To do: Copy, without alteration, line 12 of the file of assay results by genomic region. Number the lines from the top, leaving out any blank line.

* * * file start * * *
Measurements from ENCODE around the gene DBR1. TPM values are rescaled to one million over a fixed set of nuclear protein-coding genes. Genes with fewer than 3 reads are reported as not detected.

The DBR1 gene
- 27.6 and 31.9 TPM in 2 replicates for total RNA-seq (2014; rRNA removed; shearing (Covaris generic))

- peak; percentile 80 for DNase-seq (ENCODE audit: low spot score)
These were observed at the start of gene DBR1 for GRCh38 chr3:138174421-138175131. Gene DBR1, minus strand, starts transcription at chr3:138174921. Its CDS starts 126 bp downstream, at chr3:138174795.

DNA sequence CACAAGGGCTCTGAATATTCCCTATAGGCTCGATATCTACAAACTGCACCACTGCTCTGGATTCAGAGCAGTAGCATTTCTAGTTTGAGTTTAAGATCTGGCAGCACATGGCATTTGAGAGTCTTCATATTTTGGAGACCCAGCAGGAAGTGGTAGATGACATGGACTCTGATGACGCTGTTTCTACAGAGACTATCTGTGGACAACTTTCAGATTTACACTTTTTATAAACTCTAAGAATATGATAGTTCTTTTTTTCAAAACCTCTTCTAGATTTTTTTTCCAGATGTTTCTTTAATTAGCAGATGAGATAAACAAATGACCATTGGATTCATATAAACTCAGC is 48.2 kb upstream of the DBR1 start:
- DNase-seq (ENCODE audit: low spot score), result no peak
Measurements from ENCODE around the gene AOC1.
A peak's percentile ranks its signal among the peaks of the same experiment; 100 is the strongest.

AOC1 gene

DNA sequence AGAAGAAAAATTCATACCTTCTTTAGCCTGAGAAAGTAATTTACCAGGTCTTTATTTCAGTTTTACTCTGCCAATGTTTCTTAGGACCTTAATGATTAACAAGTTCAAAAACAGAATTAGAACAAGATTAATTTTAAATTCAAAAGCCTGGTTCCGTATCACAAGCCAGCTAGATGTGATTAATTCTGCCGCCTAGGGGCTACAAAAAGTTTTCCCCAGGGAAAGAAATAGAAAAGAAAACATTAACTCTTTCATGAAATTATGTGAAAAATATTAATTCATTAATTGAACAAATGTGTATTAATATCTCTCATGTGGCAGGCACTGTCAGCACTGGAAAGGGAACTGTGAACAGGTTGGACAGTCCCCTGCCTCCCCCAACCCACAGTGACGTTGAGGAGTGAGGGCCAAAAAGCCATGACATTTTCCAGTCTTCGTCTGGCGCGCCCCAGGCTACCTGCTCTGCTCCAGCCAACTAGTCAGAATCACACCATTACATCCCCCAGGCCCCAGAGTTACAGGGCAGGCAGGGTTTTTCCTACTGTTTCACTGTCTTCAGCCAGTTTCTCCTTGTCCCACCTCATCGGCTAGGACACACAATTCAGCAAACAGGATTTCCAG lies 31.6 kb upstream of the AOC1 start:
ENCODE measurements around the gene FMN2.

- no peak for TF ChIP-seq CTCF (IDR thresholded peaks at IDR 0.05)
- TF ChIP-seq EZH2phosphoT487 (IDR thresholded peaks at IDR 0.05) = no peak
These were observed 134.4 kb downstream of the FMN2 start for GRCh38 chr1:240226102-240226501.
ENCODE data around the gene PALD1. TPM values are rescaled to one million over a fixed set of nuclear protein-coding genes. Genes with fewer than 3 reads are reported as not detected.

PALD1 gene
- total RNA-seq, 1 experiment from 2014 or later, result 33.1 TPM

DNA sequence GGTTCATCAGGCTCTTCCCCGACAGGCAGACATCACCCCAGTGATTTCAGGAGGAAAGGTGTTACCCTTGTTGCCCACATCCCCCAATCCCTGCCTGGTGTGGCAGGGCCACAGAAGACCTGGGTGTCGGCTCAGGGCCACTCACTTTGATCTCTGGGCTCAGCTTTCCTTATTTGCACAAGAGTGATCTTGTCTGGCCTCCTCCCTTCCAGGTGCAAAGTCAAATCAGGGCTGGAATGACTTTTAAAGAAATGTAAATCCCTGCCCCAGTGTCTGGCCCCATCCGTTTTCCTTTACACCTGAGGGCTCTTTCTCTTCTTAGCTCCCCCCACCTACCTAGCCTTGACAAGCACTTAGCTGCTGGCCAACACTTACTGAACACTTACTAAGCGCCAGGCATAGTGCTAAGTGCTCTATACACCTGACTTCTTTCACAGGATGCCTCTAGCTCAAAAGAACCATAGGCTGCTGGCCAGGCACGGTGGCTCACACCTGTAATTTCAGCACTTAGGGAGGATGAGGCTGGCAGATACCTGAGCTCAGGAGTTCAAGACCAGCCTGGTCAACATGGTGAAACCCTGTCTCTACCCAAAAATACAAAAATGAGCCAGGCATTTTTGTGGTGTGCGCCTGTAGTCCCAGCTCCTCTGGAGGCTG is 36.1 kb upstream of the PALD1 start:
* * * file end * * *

ENCODE measurements around the gene FMN2.